It used to be that a weekly print below 300K in jobless claims was a big deal, but these days a print below 250K doesn’t even raise much of an eyebrow. This week’s report was another example. While economists were expecting first time claims to come in at 245K, the actual reading came in at 239K, marking the 6th time in the last seven weeks that claims printed below 250K. This was also the 102nd straight week where claims came in below 300K. To put the recent levels of jobless claims in perspective, initial jobless claims have been below 240K in four of the last seven weeks, but from 1973 through October 2016, they didn’t go below that level once!
While jobless claims remained low this week, the four-week moving average actually increased slightly, rising from 244.75K to 245.25K. However, barring a reading above 260K next week, we should see another cycle low for this measure.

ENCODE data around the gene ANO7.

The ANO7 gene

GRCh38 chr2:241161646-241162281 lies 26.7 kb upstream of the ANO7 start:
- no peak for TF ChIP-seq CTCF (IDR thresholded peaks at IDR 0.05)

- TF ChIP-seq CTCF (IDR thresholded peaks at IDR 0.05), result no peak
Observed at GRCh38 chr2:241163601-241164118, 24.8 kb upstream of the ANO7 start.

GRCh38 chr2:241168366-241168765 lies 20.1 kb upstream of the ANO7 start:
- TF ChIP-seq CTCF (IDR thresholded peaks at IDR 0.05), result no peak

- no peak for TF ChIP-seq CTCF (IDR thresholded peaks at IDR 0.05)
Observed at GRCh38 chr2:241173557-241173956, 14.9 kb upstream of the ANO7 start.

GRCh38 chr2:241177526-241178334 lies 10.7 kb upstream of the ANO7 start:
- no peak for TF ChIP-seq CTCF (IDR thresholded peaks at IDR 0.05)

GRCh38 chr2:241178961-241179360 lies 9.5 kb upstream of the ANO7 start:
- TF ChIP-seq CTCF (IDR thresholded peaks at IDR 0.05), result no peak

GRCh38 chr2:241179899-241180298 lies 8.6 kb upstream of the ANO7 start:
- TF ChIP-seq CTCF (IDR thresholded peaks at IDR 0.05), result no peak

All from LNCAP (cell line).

Finally, even with the impressive reading on the seasonally adjusted reading, the most impressive aspect of this week’s report was probably the non-seasonally adjusted level. This week’s reading fell by 13.6K down to 246K. For the current week of the year, this week’s reading is more than 125K below the average since 2000. In fact, since the weekly claims release began in 1967, there has never been a lower reading for the current week of the year. Impressive!
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